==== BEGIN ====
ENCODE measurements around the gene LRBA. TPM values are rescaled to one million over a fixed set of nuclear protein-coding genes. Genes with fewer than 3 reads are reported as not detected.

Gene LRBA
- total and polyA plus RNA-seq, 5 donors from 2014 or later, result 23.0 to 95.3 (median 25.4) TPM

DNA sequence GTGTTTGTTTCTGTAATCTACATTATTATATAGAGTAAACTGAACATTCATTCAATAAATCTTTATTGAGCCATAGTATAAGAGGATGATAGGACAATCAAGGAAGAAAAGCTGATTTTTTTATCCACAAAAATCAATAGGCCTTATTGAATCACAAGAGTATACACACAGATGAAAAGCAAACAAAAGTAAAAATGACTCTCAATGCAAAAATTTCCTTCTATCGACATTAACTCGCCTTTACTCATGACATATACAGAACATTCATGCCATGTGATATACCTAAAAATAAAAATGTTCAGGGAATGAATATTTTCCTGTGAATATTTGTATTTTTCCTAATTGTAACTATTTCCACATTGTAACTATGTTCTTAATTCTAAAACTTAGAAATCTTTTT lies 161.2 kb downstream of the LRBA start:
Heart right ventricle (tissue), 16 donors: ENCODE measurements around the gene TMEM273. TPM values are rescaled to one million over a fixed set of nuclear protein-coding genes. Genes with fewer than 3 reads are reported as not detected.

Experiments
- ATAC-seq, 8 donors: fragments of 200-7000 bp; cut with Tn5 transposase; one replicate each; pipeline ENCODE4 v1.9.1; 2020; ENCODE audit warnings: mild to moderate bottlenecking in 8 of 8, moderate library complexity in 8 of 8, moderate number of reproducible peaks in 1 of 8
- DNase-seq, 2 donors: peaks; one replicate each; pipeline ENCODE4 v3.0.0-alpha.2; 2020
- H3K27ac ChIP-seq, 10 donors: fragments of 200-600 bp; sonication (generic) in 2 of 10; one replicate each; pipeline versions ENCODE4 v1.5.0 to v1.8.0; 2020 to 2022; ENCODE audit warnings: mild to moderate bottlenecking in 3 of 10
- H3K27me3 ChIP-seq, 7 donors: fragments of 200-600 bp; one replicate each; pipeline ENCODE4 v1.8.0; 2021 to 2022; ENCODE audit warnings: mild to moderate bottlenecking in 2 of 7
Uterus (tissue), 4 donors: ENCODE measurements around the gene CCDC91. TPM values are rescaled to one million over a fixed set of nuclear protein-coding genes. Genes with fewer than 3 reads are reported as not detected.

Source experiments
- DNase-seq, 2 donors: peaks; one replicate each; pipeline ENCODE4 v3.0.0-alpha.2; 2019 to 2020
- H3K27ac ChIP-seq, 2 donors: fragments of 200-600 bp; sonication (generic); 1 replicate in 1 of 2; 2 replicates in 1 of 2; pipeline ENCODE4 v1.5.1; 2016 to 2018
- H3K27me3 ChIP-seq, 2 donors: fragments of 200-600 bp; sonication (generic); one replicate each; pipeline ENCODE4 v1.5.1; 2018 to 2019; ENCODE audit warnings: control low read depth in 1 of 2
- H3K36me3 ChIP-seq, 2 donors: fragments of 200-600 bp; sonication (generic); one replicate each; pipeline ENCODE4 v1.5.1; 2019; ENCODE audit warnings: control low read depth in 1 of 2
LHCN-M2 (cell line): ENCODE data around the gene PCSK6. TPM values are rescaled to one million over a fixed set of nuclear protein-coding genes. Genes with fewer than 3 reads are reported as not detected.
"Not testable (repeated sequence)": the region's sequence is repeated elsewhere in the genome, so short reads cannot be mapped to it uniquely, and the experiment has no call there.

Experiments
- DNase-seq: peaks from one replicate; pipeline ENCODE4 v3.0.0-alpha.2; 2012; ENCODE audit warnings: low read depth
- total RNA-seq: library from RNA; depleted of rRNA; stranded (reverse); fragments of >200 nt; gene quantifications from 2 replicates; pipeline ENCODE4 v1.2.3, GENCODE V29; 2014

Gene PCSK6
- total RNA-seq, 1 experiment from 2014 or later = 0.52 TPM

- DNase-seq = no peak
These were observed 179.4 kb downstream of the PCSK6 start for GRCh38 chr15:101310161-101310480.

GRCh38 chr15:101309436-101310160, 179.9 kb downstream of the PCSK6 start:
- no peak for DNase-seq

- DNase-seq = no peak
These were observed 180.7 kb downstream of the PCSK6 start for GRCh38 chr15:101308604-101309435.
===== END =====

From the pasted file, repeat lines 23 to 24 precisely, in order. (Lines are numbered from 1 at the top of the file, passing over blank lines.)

- total RNA-seq, 1 experiment from 2014 or later = 0.52 TPM

- DNase-seq = no peak